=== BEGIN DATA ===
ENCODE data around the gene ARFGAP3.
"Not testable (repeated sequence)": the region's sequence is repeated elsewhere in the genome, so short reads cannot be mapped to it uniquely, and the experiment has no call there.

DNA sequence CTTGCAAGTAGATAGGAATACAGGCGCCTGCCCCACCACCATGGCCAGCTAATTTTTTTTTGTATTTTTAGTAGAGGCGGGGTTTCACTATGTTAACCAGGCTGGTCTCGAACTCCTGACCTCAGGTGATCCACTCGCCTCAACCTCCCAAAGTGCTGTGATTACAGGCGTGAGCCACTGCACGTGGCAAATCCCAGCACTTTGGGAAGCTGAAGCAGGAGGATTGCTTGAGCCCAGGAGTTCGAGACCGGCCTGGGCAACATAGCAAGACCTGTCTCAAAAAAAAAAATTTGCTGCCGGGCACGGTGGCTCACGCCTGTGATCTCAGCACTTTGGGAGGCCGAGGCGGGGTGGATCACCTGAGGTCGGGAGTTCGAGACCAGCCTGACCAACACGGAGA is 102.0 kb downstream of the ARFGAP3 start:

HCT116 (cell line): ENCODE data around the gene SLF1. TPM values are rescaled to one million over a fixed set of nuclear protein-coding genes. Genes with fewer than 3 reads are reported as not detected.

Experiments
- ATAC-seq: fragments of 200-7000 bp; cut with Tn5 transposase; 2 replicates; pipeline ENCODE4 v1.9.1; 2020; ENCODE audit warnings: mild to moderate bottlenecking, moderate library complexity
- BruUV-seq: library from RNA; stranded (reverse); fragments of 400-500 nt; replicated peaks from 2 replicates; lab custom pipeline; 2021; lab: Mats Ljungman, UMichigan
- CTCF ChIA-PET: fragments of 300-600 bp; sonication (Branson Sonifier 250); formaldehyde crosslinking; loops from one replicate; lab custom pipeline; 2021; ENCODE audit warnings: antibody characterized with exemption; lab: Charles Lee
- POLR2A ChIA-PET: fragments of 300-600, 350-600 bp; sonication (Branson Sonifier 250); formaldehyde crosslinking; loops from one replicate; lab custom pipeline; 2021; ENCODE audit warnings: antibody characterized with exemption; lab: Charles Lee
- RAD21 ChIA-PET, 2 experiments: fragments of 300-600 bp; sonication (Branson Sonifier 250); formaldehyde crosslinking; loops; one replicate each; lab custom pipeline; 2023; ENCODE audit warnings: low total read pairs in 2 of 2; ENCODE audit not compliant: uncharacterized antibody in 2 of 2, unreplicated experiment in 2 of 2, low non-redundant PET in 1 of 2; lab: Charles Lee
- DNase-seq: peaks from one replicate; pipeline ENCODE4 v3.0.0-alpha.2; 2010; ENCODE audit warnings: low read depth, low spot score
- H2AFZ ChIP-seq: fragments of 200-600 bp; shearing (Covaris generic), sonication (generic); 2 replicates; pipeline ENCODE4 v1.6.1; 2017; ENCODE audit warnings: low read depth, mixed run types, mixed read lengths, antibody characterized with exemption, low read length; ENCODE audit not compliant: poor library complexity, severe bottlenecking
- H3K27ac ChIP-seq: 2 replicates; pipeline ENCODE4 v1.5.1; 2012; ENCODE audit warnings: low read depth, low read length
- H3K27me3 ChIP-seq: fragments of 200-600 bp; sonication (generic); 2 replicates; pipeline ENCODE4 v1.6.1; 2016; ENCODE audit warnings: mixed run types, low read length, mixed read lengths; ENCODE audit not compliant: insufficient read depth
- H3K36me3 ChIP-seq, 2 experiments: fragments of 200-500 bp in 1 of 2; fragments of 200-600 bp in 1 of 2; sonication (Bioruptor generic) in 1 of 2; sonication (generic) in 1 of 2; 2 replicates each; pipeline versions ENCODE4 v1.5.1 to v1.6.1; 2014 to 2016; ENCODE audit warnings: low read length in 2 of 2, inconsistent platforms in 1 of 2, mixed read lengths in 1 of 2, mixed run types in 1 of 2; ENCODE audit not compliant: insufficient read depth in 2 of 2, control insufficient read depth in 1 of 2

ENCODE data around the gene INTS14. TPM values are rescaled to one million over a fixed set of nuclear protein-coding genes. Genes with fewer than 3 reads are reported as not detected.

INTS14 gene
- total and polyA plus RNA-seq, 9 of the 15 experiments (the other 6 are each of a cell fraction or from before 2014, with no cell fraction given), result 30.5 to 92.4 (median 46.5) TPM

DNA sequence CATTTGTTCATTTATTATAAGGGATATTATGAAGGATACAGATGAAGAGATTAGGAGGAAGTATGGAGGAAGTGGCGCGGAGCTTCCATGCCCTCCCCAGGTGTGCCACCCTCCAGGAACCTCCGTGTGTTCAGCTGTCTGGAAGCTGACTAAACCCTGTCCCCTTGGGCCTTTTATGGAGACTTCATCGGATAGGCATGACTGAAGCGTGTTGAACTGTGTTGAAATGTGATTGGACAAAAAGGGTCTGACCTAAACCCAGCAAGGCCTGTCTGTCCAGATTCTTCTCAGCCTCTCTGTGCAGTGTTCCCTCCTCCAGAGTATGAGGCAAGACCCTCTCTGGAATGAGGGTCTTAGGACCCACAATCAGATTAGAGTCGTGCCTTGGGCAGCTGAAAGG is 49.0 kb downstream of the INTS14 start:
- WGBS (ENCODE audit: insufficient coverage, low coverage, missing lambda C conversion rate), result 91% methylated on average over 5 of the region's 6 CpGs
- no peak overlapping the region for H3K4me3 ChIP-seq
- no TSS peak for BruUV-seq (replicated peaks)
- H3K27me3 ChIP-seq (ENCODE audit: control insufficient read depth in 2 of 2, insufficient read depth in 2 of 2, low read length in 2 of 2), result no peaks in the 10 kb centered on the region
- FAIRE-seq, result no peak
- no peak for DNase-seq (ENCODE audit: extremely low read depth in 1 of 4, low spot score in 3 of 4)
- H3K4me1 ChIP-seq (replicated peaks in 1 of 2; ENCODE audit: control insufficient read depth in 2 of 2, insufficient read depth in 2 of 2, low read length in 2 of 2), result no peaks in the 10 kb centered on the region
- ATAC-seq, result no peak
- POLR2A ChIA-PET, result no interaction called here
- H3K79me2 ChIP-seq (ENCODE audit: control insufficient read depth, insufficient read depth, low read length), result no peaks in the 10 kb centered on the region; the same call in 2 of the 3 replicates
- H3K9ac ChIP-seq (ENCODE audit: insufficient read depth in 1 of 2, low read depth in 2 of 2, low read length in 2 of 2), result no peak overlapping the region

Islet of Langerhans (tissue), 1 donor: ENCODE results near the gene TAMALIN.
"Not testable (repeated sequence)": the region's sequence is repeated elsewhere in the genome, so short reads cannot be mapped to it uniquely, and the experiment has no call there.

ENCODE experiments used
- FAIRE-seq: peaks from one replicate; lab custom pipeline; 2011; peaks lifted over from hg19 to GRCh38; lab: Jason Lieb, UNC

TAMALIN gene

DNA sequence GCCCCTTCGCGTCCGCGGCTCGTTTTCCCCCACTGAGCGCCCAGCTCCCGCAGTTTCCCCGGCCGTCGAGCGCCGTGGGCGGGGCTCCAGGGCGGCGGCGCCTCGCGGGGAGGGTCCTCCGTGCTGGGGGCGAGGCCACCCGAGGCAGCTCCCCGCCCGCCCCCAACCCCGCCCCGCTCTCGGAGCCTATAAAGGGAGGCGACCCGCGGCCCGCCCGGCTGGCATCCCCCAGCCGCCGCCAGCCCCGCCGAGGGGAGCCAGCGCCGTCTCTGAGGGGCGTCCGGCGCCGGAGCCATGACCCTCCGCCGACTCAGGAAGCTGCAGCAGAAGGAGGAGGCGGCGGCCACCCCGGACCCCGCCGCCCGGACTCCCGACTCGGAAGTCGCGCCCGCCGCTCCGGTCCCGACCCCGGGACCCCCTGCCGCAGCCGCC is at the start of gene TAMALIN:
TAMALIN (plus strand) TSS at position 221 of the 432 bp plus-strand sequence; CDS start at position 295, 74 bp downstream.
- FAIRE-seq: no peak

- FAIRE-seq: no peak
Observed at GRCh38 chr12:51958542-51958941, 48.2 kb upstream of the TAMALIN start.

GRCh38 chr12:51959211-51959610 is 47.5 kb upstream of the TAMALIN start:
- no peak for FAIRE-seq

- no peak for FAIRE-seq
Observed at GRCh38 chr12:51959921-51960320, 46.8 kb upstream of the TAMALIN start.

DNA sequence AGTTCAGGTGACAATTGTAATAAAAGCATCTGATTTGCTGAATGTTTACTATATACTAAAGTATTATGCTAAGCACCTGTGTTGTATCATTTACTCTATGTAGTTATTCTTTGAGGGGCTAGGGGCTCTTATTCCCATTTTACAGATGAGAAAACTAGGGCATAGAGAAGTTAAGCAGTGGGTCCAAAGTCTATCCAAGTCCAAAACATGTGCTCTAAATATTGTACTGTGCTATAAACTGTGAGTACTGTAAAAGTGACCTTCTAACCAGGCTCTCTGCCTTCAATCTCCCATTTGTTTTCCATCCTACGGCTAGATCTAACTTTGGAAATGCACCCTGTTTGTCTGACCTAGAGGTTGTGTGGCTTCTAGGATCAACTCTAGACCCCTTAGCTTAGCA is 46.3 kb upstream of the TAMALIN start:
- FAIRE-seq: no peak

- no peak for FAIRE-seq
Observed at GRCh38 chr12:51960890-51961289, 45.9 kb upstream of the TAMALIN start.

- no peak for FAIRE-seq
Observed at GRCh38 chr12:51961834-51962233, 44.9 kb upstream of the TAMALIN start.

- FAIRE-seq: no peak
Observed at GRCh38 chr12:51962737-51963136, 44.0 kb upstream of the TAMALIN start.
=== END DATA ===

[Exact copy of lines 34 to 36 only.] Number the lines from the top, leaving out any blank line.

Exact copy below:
- FAIRE-seq: peaks from one replicate; lab custom pipeline; 2011; peaks lifted over from hg19 to GRCh38; lab: Jason Lieb, UNC

TAMALIN gene

DNA sequence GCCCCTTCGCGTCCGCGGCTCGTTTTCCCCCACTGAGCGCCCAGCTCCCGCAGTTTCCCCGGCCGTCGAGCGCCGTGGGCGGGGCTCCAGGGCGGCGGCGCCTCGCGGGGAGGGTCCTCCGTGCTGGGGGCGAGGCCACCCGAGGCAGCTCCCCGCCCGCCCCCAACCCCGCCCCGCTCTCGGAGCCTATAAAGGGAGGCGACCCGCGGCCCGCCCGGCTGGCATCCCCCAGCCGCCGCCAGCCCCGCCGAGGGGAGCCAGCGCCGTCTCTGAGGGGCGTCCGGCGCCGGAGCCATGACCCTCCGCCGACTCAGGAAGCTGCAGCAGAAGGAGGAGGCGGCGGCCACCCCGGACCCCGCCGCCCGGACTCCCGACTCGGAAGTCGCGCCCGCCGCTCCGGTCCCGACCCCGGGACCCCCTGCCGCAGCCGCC is at the start of gene TAMALIN: